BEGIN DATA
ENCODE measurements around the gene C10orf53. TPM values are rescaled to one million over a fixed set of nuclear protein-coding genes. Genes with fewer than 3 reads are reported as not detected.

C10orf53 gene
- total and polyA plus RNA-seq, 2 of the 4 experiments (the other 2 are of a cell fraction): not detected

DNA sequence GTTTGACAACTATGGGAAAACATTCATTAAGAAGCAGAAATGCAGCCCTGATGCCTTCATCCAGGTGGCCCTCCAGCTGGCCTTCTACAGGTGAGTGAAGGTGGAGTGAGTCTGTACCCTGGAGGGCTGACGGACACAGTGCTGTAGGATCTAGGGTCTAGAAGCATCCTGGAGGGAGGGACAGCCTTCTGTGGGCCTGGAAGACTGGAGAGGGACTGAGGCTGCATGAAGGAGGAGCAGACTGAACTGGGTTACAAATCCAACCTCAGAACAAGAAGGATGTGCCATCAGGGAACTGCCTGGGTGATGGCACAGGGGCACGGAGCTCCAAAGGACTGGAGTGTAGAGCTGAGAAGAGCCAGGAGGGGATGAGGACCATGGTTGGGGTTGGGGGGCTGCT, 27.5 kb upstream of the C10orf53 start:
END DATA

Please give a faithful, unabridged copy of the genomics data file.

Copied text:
ENCODE measurements around the gene C10orf53. TPM values are rescaled to one million over a fixed set of nuclear protein-coding genes. Genes with fewer than 3 reads are reported as not detected.

C10orf53 gene
- total and polyA plus RNA-seq, 2 of the 4 experiments (the other 2 are of a cell fraction): not detected

DNA sequence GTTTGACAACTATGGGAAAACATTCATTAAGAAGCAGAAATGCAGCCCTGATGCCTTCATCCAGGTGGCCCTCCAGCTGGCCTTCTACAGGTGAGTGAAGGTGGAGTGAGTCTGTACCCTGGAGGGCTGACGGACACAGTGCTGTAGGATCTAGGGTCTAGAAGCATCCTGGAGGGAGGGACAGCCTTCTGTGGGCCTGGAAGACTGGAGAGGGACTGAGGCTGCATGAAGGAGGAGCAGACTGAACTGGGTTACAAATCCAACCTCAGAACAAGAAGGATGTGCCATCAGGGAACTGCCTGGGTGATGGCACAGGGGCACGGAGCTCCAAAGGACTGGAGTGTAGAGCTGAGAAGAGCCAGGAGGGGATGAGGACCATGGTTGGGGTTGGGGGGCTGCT, 27.5 kb upstream of the C10orf53 start: